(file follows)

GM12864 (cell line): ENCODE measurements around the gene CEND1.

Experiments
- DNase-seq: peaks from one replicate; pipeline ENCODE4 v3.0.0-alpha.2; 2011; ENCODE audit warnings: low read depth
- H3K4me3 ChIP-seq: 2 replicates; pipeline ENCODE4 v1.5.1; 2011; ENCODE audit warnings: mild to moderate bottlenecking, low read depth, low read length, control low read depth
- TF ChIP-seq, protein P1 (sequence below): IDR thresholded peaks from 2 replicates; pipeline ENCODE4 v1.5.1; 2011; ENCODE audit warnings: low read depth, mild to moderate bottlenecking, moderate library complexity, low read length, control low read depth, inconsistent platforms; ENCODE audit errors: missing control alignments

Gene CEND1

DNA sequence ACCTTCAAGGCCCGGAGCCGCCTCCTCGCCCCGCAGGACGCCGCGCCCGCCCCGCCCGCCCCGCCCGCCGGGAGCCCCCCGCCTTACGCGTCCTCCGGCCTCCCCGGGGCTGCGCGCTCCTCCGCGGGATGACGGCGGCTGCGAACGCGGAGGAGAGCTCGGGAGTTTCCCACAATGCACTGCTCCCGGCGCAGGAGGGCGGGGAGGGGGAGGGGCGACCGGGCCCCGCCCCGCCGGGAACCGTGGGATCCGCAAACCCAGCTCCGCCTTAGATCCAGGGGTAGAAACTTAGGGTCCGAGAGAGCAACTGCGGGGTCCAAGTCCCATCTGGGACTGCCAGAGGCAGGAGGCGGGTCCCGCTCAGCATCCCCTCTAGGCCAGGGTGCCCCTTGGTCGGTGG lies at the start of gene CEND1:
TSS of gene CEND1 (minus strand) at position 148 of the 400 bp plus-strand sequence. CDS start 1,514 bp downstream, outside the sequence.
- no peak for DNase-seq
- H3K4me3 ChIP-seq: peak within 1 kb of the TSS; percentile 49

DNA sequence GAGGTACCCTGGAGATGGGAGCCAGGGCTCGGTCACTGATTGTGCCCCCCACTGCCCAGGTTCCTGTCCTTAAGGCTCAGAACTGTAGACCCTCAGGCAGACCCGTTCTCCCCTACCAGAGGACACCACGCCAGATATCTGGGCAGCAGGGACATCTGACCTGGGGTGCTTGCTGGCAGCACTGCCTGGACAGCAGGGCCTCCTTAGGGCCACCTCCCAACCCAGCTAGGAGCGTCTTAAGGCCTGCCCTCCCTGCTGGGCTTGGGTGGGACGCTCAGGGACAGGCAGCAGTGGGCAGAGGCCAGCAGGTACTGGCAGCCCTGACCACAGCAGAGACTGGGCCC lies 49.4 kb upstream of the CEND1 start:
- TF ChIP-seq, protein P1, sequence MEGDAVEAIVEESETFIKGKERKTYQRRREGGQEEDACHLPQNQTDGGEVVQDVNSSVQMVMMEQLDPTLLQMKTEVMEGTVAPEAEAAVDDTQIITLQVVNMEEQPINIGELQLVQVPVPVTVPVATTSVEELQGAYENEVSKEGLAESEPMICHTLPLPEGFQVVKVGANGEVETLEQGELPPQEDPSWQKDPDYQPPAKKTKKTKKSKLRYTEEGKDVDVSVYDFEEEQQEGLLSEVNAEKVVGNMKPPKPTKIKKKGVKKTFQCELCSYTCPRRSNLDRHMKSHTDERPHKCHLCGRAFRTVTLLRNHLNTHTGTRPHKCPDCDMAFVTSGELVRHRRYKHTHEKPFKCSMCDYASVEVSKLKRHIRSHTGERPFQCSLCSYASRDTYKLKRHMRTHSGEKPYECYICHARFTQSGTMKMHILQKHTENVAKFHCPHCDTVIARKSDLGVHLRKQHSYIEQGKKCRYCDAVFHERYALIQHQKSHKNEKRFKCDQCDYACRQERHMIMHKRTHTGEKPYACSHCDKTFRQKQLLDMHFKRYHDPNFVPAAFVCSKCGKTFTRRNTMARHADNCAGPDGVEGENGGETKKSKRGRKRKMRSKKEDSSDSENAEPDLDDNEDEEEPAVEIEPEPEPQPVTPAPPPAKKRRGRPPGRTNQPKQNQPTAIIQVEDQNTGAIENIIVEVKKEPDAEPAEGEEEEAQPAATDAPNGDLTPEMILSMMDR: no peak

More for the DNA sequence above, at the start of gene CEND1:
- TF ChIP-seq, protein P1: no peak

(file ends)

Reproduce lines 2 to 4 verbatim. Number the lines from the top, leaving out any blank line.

Experiments
- DNase-seq: peaks from one replicate; pipeline ENCODE4 v3.0.0-alpha.2; 2011; ENCODE audit warnings: low read depth
- H3K4me3 ChIP-seq: 2 replicates; pipeline ENCODE4 v1.5.1; 2011; ENCODE audit warnings: mild to moderate bottlenecking, low read depth, low read length, control low read depth